So we now know what tables have triggers and what events are firing triggers on those tables. We used the objectpropertyex() metadata function. This functioncan return a lot of different information depending on the parameters specified..

It is always worth checking by looking at the documentation in MSDN to see if one of these will help with the metadata query you are creating.

When does the trigger fire on the event?

Let’s now view these triggers. A DML trigger can fire AFTER all the other events (the triggering action, INSTEAD OF triggers and constraints) are processed but can be made to fire INSTEAD OF the triggering action and before constraints are processed. We can now see precisely what events all these triggers are fired by, and whether they are AFTER or INSTEAD OF triggers.

/* list the triggers, whether they are enabled and the trigger events */




  convert(CHAR(25),name) AS triggerName,




    +object_name(parent_ID),'Database ('+db_name()+')')) AS TheParent,




       CASE WHEN is_instead_of_trigger=1 THEN 'INSTEAD OF ' ELSE 'AFTER ' END


       +Stuff (--get a list of events for each trigger


        (SELECT ', '+type_desc FROM sys.trigger_events te


           WHERE te.object_ID=sys.triggers.object_ID


         FOR XML PATH(''), TYPE).value('.', 'varchar(max)'),1,2,'') AS events


 FROM sys.triggers;


Here are my results:

triggerName               TheParent                        is_disabled events


------------------------- -------------------------------- ----------- ---------




t_AB                      dbo.AB                           0           INSTEAD OF INSERT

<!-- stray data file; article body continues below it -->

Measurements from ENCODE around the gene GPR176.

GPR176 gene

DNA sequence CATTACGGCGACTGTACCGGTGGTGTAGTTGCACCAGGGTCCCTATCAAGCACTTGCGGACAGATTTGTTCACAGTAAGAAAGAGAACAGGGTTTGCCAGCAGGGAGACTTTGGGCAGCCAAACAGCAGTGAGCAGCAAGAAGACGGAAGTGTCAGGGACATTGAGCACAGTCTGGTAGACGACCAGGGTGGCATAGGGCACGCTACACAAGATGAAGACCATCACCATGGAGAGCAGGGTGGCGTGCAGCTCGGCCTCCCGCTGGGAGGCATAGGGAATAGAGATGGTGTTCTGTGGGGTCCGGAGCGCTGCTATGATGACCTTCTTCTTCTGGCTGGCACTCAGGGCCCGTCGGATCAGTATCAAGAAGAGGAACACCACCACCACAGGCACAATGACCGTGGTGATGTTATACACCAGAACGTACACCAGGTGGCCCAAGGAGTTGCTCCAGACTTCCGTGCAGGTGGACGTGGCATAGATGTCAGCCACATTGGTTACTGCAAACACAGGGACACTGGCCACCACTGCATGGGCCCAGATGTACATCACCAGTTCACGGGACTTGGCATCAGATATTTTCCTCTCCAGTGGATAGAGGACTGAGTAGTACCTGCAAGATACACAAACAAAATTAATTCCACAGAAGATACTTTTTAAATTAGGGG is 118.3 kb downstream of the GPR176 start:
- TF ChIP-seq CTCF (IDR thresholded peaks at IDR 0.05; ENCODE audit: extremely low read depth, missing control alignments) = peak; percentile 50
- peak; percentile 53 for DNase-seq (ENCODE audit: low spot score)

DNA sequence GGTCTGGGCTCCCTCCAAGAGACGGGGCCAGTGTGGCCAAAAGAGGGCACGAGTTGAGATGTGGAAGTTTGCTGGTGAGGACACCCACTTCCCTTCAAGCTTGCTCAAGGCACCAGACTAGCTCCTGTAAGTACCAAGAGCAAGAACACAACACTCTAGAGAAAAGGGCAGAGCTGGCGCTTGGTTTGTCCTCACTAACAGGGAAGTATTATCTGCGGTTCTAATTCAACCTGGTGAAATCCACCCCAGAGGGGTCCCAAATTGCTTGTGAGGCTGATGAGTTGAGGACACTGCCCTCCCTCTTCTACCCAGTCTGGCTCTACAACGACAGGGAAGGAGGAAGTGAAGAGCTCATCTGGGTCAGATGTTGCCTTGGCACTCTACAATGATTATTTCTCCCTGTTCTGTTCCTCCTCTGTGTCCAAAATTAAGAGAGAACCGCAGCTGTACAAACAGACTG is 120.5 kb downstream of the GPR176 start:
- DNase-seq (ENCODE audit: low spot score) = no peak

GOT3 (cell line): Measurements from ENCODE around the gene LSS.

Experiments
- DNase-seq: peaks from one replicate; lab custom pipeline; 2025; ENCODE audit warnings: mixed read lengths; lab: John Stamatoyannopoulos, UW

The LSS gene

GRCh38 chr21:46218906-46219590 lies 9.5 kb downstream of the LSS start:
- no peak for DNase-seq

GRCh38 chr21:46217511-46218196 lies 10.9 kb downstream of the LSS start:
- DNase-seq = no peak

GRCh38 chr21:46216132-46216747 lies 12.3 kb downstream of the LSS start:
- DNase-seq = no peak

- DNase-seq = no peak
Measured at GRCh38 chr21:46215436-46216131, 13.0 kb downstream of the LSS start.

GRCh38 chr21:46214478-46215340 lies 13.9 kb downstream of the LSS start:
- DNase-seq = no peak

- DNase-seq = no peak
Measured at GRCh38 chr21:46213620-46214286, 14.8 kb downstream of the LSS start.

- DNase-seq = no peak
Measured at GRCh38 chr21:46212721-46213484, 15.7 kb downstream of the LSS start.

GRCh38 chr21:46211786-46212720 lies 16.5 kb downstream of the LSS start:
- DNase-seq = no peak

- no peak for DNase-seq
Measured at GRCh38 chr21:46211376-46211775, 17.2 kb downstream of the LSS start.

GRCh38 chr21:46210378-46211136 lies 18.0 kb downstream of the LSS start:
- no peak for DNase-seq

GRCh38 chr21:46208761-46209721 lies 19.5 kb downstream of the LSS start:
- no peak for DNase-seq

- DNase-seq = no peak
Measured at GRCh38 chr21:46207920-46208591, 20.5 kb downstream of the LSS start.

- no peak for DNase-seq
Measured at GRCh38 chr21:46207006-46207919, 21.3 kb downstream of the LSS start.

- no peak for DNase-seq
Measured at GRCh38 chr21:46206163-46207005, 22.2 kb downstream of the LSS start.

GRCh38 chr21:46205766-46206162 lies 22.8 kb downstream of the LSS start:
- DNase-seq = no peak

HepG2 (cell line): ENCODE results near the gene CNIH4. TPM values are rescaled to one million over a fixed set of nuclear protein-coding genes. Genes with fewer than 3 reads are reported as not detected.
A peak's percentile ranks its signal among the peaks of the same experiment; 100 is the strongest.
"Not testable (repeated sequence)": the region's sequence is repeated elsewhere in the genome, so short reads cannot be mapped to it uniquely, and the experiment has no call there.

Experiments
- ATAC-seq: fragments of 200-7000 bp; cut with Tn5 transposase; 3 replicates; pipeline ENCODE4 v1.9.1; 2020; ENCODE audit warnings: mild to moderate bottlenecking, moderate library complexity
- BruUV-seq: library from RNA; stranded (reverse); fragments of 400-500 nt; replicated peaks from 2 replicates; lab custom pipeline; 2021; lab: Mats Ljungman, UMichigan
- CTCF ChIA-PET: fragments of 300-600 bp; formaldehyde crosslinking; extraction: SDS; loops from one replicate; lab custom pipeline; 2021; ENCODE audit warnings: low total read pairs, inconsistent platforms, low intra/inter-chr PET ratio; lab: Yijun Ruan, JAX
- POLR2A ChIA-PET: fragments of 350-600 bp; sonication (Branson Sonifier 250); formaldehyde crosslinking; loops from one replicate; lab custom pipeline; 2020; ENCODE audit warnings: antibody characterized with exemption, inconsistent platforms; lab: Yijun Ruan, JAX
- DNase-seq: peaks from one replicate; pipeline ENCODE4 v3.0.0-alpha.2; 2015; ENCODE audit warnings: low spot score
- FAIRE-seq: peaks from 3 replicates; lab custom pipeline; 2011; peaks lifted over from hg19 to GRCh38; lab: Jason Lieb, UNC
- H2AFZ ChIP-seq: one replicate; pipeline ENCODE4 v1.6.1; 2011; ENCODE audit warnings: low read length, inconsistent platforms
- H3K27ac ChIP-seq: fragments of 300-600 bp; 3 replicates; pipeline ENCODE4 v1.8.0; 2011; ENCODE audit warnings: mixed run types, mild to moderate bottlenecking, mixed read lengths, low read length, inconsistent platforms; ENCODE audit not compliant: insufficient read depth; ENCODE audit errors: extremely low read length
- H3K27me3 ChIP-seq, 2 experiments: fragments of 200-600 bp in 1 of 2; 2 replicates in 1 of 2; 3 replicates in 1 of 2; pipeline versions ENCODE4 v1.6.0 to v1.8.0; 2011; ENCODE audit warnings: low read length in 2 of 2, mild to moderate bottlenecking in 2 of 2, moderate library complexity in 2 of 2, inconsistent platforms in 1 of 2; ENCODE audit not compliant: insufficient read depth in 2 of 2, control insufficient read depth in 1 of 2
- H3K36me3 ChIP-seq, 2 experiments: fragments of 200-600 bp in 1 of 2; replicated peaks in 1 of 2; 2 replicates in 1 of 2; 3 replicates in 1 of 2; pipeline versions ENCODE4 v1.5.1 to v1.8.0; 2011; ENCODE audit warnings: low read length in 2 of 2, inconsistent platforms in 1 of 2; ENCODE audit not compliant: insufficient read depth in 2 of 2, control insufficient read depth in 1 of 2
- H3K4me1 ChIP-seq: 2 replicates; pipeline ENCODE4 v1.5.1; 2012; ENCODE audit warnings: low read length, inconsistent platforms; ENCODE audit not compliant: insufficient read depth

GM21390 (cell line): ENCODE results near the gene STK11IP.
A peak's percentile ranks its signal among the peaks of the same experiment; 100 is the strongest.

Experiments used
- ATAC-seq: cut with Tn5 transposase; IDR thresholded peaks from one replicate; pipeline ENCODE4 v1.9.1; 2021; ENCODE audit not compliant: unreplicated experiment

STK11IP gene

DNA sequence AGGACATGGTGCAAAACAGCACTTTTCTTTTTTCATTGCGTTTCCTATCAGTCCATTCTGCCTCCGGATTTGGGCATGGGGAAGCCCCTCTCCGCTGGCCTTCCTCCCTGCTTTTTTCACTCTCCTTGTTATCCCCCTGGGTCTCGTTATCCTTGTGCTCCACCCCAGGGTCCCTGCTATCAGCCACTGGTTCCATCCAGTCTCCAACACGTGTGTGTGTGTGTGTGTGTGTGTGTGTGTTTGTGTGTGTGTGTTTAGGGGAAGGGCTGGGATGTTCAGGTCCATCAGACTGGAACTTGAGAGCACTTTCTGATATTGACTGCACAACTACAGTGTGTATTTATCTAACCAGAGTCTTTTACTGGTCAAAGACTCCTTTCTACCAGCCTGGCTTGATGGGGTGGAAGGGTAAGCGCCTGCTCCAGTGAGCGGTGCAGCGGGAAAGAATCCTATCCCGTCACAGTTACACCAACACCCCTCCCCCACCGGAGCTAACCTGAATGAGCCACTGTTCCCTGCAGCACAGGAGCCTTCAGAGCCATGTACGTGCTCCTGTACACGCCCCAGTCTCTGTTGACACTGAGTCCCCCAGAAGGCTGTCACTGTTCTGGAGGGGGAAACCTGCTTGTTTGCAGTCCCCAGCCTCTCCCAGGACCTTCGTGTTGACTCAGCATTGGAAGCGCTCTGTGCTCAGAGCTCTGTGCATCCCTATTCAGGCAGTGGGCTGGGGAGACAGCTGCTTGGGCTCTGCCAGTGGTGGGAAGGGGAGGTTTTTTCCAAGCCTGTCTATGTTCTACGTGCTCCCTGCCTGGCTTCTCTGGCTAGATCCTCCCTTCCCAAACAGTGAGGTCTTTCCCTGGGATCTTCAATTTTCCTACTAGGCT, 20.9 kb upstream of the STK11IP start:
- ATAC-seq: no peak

dEmployee                 HumanResources.Employee          0           INSTEAD OF DELETE


iuPerson                  Person.Person                    0           AFTER INSERT, UPDATE


iPurchaseOrderDetail      Purchasing.PurchaseOrderDetail   0           AFTER INSERT


uPurchaseOrderDetail      Purchasing.PurchaseOrderDetail   0           AFTER UPDATE


uPurchaseOrderHeader      Purchasing.PurchaseOrderHeader   0           AFTER UPDATE


iduSalesOrderDetail       Sales.SalesOrderDetail           0           AFTER INSERT, UPDATE, DELETE


uSalesOrderHeader         Sales.SalesOrderHeader           0           AFTER UPDATE


dVendor                   Purchasing.Vendor                0           INSTEAD OF DELETE


iWorkOrder                Production.WorkOrder             0           AFTER INSERT


uWorkOrder                Production.WorkOrder             0           AFTER UPDATE


As you will notice, we used a FOR XML PATH(‘’) trick here to make a list of the events for each trigger to make it easier to read. These events were pulled from the sys.trigger_events view using a correlated subquery.

How long are these triggers?

Just out of interest, are these lengthy triggers? You won’t get many database people to agree on a definition of a lengthy trigger, but they’d probably find a list of triggers ordered by the length of their definition a useful way of investigating a database.